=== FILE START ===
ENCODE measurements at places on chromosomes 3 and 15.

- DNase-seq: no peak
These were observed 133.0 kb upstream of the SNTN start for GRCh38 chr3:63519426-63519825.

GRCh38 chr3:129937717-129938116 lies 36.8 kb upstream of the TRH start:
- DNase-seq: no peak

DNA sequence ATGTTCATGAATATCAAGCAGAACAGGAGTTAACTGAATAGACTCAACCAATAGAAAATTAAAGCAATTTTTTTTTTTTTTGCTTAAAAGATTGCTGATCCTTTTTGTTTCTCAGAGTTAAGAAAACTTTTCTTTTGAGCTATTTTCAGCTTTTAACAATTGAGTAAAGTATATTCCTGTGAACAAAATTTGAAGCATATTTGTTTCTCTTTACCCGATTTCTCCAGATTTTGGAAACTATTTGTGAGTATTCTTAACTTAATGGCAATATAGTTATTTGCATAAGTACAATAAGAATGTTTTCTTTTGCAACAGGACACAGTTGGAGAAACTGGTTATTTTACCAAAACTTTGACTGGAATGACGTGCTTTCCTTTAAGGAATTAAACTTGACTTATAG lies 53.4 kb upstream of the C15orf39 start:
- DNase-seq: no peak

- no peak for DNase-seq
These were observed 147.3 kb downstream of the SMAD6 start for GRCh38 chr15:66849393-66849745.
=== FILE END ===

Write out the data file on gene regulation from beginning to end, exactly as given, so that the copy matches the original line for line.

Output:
ENCODE measurements at places on chromosomes 3 and 15.

- DNase-seq: no peak
These were observed 133.0 kb upstream of the SNTN start for GRCh38 chr3:63519426-63519825.

GRCh38 chr3:129937717-129938116 lies 36.8 kb upstream of the TRH start:
- DNase-seq: no peak

DNA sequence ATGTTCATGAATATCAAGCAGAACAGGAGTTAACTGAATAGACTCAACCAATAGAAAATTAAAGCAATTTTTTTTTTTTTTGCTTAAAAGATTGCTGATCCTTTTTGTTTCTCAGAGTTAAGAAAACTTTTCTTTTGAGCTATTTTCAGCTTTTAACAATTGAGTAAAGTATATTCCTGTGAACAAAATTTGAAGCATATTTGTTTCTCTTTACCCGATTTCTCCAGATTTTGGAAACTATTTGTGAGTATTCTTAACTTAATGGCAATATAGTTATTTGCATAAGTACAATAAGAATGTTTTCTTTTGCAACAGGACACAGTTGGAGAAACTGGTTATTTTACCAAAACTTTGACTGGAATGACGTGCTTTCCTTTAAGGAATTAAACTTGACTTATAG lies 53.4 kb upstream of the C15orf39 start:
- DNase-seq: no peak

- no peak for DNase-seq
These were observed 147.3 kb downstream of the SMAD6 start for GRCh38 chr15:66849393-66849745.